Liked by 4 people

  21. I can’t pretend to understand your poetry Lucy, it is far too deep for me! But they always emotionally provocative, it’s like you put me in a blender and I have no idea when or how I will emerge …

    This one resonated deepest for me
    “you have brought me here
    too often to forget”

    Liked by 5 people

  22. “the earth did not raise you”

    Haunting stuff

    Liked by 5 people

  23. enjoyed this very much, especially the section at the end

    “the earth did not raise you

    I expect you to have abandoned
    each memory circling
    fragile as the rain is above you.

    the earth did not raise you.”

    great images, great sound, and lots of mysteriousness… love that

    Liked by 5 people

  24. You do know how to cast a spell with your words. Life’s interconnections are as complicated as death’s.

    Liked by 4 people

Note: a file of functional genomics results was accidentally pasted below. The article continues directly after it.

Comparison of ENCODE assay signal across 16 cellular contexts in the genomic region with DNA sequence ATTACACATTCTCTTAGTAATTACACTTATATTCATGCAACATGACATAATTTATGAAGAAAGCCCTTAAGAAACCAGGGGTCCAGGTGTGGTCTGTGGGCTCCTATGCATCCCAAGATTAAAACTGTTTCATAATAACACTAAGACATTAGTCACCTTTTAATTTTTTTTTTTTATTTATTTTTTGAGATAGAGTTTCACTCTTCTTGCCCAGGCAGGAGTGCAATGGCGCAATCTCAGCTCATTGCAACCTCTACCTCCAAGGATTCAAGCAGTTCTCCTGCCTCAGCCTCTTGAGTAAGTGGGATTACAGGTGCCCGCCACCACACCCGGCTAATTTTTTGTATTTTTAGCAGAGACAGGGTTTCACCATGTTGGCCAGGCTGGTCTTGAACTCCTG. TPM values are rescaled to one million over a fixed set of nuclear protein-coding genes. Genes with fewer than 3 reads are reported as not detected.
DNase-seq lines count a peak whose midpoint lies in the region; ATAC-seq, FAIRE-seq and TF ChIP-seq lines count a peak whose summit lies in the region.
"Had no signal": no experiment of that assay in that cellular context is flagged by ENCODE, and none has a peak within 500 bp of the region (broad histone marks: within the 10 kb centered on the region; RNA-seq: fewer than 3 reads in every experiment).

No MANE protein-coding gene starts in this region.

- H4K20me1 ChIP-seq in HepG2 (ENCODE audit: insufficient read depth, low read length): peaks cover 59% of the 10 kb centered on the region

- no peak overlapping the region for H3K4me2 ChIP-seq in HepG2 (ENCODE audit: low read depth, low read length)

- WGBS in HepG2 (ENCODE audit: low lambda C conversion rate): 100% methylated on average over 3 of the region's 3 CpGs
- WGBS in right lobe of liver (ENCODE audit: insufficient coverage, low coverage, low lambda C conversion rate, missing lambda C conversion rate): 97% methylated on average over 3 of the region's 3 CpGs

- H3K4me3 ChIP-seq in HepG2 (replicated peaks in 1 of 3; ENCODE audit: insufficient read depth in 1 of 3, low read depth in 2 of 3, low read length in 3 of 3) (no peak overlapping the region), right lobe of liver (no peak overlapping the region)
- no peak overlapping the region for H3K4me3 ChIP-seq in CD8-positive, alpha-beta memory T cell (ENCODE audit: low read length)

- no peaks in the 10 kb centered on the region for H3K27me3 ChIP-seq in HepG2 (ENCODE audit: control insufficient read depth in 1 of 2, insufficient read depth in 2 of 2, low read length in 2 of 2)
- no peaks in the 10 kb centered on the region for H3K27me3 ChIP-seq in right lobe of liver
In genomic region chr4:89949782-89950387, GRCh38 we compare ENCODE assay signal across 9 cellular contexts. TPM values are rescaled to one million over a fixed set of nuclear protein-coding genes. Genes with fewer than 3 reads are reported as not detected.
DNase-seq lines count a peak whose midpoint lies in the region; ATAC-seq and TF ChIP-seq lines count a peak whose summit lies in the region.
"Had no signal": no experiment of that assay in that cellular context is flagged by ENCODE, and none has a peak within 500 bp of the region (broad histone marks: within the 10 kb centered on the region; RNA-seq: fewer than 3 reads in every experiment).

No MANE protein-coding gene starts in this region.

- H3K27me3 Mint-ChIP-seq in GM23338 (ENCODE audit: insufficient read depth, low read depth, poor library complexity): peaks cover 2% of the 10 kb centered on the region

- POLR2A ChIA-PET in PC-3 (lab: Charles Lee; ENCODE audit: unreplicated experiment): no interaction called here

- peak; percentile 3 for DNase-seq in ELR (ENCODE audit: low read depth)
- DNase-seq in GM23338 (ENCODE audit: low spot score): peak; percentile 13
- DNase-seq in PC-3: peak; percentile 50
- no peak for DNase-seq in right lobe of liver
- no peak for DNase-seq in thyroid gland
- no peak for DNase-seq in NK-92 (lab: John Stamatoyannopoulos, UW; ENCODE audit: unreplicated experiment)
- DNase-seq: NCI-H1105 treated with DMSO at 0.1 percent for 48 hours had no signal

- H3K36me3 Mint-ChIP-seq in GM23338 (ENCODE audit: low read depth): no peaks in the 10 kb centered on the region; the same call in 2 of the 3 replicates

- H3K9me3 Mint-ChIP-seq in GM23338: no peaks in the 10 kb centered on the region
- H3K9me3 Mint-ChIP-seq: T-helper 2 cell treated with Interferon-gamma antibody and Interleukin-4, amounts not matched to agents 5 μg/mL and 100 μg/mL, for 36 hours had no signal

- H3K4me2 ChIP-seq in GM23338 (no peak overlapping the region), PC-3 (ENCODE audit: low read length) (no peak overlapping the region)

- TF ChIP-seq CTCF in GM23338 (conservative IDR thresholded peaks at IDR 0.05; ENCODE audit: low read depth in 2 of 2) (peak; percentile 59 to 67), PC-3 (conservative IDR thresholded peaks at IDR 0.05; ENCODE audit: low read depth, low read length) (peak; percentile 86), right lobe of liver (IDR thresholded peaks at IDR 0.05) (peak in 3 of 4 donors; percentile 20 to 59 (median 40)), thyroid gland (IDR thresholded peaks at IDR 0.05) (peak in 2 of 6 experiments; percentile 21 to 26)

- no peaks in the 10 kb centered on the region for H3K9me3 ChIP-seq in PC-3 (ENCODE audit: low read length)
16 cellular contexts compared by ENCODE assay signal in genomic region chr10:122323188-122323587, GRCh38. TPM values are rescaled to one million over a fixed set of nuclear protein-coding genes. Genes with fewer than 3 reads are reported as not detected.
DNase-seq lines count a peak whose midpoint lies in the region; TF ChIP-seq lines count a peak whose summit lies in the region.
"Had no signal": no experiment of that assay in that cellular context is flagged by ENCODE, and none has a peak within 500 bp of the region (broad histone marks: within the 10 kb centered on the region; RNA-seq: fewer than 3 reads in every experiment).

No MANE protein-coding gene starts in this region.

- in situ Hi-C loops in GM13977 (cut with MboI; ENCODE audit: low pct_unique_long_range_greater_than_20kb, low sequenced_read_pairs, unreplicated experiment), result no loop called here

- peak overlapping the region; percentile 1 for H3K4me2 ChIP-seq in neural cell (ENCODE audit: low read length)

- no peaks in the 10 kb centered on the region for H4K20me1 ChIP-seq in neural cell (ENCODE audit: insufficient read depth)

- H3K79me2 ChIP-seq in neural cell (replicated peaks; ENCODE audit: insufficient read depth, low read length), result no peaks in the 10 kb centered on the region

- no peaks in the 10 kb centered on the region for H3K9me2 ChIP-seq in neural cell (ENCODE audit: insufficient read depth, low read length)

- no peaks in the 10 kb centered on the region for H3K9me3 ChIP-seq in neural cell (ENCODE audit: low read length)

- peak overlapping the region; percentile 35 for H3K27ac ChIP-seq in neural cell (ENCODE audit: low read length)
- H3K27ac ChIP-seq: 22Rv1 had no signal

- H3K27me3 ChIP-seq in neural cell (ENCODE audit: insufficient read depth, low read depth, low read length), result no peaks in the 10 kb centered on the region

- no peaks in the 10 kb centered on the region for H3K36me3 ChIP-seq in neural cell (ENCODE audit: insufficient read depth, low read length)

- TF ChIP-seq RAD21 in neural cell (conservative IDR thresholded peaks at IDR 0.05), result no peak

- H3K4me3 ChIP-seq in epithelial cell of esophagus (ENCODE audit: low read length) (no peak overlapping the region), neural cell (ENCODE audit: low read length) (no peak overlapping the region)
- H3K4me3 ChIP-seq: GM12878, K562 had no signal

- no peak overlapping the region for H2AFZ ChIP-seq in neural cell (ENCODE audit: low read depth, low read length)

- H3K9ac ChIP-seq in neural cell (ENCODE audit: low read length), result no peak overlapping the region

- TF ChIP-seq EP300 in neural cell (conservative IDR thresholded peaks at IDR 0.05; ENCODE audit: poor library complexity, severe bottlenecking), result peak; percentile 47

25. Wow! I really liked this. So many great lines! I feel like the repetition of “I expect” seems to show distance, lack of communication and a sense of projection on someone who has done something horrible “the death you put in the car”. The line “the earth did not raise you” repeated seems to underline a sense of otherness. Geez, I’m probably a million miles off base but it gives a person so much to think about. This was just sooo good. 🙂 Well done.

    Liked by 5 people

    • Thank you so, so much and I enjoyed reading your thoughts. I wanted to convey a sense of being emotionally dead, almost as if the narrator is deliberating with themselves throughout.

      I love your interpretation and I thank you for your thoughts and feedback. ❤️❤️ Always appreciated.

      Liked by 3 people